It appears to us, however, that under Mississippi law the liability of an architect or an engineer to a third party in this type of case depends on there being a breach of the duty owed by the architect or engineer to his principal or employer, generally the owner or developer of the project being constructed. At least this would seem to be so where, as here, the damages sought are for economic losses of the same general type as contract or quasi-contract damages (as opposed to damages for physical harm to persons or property) and there is no third-party beneficiary of the architect's or engineer's contract with the owner nor any special factor establishing on the part of the architect or engineer any duty other than that owed under or arising from his contract with the owner.19 A district court, interpreting Mississippi law, aptly articulated this concept:


"Because of this contractual obligation to the owner, the architect owes a further duty, sounding in tort, to the contractor who relies upon the design to his economic detriment. Owen v. Dodd, 431 F.Supp. 1239, 1242 (N.D.Miss.1977); see Engle Acoustic & Tile, Inc. v. Grenfell, 223 So.2d 613 (Miss.1969). Prosser succinctly described the relationship as follows:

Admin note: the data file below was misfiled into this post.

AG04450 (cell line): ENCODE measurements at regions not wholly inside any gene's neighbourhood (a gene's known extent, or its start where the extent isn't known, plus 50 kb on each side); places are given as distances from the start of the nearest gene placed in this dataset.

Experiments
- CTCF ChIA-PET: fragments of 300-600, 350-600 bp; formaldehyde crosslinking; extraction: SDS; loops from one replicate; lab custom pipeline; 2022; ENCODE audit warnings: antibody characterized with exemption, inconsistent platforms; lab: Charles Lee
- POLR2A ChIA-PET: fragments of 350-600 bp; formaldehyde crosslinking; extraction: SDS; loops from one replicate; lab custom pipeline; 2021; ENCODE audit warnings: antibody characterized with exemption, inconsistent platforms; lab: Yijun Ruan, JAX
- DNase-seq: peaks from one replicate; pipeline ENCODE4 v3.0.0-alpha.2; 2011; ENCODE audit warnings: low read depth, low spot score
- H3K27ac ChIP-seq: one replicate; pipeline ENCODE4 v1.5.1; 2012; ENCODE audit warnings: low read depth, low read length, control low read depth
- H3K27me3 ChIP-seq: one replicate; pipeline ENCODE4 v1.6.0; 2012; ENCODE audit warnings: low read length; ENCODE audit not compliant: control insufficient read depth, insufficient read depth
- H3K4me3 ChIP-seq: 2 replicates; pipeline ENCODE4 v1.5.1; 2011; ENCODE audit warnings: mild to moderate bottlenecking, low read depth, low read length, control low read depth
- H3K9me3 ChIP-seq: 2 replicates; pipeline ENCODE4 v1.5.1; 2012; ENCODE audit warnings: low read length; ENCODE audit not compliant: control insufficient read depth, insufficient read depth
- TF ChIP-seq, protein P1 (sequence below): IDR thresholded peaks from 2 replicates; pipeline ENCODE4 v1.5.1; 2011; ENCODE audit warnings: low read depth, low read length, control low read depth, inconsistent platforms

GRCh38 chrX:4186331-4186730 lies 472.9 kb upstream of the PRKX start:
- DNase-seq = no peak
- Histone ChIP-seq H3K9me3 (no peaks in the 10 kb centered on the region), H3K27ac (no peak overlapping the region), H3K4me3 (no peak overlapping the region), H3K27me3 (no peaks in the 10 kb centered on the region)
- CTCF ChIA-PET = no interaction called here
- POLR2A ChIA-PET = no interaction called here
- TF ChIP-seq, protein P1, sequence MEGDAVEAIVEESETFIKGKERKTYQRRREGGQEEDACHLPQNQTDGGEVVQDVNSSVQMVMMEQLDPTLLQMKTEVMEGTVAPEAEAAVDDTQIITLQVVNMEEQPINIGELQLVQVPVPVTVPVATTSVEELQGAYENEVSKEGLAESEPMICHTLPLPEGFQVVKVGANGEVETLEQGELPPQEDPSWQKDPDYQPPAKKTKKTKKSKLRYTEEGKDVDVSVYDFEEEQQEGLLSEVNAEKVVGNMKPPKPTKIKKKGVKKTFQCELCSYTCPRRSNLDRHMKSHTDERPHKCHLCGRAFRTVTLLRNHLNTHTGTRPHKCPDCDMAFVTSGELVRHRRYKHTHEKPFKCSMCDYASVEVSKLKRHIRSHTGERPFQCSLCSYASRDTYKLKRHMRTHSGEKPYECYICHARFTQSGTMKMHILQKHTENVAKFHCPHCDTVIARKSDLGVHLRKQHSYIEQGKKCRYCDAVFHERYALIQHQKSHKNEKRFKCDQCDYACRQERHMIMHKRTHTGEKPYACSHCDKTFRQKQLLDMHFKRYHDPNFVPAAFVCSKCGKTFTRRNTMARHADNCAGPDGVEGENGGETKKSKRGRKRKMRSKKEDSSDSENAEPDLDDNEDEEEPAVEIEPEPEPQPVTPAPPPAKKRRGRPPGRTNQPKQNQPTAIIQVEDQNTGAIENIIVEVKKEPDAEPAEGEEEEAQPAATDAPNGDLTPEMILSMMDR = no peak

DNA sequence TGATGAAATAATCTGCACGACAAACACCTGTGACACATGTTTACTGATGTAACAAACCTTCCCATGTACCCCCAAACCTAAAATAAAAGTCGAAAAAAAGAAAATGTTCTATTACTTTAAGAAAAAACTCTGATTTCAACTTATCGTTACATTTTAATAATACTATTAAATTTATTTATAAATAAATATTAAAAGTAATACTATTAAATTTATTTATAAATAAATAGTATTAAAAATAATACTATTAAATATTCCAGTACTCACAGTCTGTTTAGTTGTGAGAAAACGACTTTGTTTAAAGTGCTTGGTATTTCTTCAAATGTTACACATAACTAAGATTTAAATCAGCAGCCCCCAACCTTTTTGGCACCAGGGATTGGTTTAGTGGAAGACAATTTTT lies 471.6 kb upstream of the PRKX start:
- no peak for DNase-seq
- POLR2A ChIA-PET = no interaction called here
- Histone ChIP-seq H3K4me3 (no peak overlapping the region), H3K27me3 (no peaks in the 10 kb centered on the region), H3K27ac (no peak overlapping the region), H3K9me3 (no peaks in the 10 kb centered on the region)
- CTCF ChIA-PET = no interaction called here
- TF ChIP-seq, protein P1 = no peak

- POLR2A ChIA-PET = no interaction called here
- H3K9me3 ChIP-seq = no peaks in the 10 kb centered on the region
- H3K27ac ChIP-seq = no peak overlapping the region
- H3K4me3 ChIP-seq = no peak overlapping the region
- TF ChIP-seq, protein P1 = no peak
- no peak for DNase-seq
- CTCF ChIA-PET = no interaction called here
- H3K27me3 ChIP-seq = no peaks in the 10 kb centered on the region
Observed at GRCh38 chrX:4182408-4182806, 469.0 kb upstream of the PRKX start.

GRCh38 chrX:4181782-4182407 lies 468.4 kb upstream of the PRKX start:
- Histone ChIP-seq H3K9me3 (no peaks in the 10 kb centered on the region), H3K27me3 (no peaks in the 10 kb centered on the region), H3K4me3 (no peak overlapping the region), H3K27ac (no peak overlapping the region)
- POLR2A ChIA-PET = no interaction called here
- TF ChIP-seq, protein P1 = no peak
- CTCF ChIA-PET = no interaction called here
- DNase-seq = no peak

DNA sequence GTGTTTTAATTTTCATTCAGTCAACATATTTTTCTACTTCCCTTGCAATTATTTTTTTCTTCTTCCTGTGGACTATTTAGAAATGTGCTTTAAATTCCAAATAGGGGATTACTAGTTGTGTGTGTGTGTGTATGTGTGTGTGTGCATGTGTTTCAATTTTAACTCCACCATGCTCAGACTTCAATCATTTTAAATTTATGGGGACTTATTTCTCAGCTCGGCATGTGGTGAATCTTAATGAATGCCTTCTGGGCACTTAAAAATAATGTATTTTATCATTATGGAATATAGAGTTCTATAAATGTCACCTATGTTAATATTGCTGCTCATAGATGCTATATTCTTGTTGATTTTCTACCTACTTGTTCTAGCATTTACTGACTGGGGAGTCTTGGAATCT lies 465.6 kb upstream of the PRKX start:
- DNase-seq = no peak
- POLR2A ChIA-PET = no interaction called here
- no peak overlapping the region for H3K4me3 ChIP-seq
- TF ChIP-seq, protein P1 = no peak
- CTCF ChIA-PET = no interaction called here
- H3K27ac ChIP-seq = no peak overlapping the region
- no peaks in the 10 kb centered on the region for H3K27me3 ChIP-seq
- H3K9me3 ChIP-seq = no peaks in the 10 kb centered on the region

"[B]y entering into a contract with A, the defendant may place himself in such a relation toward B that the law will impose upon him an obligation, sounding in tort and not in contract, to act in such a way that B will not be injured. The incidental fact of the existence of the contract with A does not negative the responsibility of the actor when he enters upon a course of affirmative conduct which may be expected to affect the interests of another person.


"W. Prosser, Handbook of The Law of Torts, Sec. 93, p. 622 (4th ed. 1971). Accordingly, by breach of its contractual duty to the City to provide an adequate levee and bridge design, Clark-Dietz breached a tort duty to Basic and is liable to Basic for the extra construction expenses proximately caused by the negligent design." Mayor and City Council of Columbus, Mississippi v. Clark-Dietz and Associates--Engineers, Inc., 550 F.Supp. 610, 624 (N.D.Miss.1982).20


We find that on the facts of this case Bagwell has not established a breach by Bechtel to Middle South. Bagwell accuses Bechtel of violating Bechtel's obligation to Middle South "to perform its services in accordance with good engineering and construction practices." Bagwell's brief lists the following as breaches by Bechtel to Middle South of this obligation:


"Bechtel did not permit Bagwell to perform its fireproofing work in advance of the placement of obstructions by other trades, as was represented in the bid documents and prebid meetings.... Bechtel did not schedule Bagwell's work sufficiently in advance so as to enable Bagwell effectively and efficiently to organize and plan its work.